Ethiopia is a landlocked and largely mountainous country in the northeastern Horn of Africa. The Great Rift Valley runs right across from the northeast to the southwest, creating a wide variety of landscapes, from plateaus, mountains and lakes to deserts, lowlands and salt plains.
In the north of Ethiopia is the mighty massif of the Semien Mountains National Park. More than twenty peaks reach up to 4000 m or more, the so-called "Roof of Africa". They harbour the highest peak in Ethiopia, snow-covered Ras Dejen (4550 m). Southwest from the Semien range is Lake Tana, source of the Blue Nile.
In the southeast, on the other side of the Great Rift Valley, are the Bale Mountains, also a national park and high plateau with numerous volcanic outcrops reaching up to 4000m, lakes and deep river gorges. Ethiopia's second highest peak Tullu Demtu (4377 m) sits here.
A remote area is the Danakil (or Afar or Dallol) Depression at more than 100m below sea level, with vast expanses of desert, volcanoes, (hot) lava, salt plains and lakes, and reputedly the hottest place on earth. Slightly less remote but also in the lowlands lies the Awash National Park along the Awash River, with a dry terrain of acacia woodland and grassland full of wildlife.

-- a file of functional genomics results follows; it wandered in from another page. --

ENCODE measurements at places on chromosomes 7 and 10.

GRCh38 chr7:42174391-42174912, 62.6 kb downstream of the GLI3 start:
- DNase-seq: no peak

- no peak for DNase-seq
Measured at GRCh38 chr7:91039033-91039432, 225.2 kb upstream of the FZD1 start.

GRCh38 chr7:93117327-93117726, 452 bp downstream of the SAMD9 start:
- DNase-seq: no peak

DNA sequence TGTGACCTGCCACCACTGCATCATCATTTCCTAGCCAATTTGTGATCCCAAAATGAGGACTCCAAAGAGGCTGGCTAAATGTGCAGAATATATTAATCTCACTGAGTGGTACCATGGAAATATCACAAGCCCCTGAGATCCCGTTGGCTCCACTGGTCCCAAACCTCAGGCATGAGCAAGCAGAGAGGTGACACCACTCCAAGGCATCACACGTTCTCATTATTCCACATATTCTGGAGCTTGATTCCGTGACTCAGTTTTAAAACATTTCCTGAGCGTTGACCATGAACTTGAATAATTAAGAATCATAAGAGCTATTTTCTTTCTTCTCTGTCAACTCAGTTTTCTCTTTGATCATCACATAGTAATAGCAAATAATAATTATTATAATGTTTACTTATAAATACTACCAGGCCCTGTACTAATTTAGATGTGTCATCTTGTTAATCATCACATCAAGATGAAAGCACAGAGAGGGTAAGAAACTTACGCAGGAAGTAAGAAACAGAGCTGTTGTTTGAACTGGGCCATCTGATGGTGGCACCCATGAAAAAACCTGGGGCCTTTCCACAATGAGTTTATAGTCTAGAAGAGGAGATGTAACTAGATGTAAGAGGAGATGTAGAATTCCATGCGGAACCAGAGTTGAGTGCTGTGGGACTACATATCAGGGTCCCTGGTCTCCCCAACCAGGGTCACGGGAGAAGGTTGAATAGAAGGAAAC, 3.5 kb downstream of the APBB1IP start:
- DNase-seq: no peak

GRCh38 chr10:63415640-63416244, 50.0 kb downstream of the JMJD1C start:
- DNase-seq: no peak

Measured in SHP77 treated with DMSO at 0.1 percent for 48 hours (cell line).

Hiking is common in Semien Mountains and Bale Mountains National Parks, but also possible in the Omo Valley and even in the Sultanate of Aussa near the border with Djibouti. Trails are not marked or signposted, so it is common and sometimes necessary to hire a local guide and pack animals.
Inside or near most national parks camping is possible, and often there are lodge-type accommodations or hotels in nearby towns. Elsewhere facilities are limited or absent.